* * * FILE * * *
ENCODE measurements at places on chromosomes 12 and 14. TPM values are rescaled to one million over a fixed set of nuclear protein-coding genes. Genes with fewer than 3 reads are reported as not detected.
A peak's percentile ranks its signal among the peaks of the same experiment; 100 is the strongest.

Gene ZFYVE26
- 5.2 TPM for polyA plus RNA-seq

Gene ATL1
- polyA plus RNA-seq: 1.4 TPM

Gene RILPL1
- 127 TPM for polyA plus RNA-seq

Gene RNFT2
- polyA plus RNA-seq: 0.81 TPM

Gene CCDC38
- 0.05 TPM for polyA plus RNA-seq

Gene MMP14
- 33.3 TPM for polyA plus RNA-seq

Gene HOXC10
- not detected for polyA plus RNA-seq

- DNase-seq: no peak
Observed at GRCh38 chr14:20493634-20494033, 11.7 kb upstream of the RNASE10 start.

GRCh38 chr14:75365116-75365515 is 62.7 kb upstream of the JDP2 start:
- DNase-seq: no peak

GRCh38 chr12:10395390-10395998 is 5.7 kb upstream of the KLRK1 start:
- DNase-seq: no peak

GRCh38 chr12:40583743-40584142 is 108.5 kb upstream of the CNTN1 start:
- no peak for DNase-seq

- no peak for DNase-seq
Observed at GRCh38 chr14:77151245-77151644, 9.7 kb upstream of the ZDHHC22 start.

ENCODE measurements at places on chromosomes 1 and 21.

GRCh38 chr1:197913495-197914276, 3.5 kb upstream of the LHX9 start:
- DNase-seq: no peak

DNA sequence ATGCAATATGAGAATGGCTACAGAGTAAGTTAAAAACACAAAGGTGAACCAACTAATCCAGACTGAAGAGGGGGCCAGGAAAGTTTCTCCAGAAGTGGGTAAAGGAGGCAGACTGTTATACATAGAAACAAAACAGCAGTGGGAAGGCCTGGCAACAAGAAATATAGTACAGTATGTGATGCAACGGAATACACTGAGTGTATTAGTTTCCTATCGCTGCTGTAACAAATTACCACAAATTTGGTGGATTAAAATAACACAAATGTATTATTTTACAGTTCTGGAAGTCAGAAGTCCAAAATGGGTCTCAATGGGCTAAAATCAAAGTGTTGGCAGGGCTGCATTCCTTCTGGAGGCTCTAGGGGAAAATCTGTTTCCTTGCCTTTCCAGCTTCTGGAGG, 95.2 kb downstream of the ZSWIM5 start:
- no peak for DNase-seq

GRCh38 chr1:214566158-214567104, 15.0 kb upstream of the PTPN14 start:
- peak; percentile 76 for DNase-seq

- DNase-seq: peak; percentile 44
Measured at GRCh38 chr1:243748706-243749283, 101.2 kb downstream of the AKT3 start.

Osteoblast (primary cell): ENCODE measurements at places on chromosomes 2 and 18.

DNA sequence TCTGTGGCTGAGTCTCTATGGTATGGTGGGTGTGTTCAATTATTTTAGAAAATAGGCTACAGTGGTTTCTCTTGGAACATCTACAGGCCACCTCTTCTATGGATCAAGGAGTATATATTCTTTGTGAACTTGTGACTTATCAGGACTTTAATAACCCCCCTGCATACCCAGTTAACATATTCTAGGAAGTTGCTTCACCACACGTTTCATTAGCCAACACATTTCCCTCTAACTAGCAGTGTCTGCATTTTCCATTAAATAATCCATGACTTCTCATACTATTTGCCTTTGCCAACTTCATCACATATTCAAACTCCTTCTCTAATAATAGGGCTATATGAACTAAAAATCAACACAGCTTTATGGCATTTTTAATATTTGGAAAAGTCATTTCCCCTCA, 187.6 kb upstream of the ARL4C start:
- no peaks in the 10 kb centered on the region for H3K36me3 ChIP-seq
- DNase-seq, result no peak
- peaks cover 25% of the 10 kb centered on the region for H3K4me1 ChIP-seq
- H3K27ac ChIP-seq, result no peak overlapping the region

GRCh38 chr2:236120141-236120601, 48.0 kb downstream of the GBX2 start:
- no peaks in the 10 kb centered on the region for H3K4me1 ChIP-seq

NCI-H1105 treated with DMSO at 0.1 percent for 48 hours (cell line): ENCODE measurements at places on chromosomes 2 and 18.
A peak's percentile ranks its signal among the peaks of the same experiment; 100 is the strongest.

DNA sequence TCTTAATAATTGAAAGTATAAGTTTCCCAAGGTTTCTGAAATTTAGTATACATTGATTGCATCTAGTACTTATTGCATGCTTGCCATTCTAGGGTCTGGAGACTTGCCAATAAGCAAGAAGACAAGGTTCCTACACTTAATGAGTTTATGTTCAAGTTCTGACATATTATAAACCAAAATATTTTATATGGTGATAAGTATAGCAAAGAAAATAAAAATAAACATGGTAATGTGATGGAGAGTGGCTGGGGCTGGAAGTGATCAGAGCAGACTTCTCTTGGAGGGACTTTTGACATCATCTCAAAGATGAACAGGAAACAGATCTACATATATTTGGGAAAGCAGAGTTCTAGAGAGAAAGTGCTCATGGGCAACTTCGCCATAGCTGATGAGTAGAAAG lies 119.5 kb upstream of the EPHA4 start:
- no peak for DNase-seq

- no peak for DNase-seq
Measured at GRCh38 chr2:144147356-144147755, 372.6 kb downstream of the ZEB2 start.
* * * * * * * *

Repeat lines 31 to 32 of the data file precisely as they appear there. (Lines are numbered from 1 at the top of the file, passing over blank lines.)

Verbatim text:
- no peak for DNase-seq

GRCh38 chr1:214566158-214567104, 15.0 kb upstream of the PTPN14 start: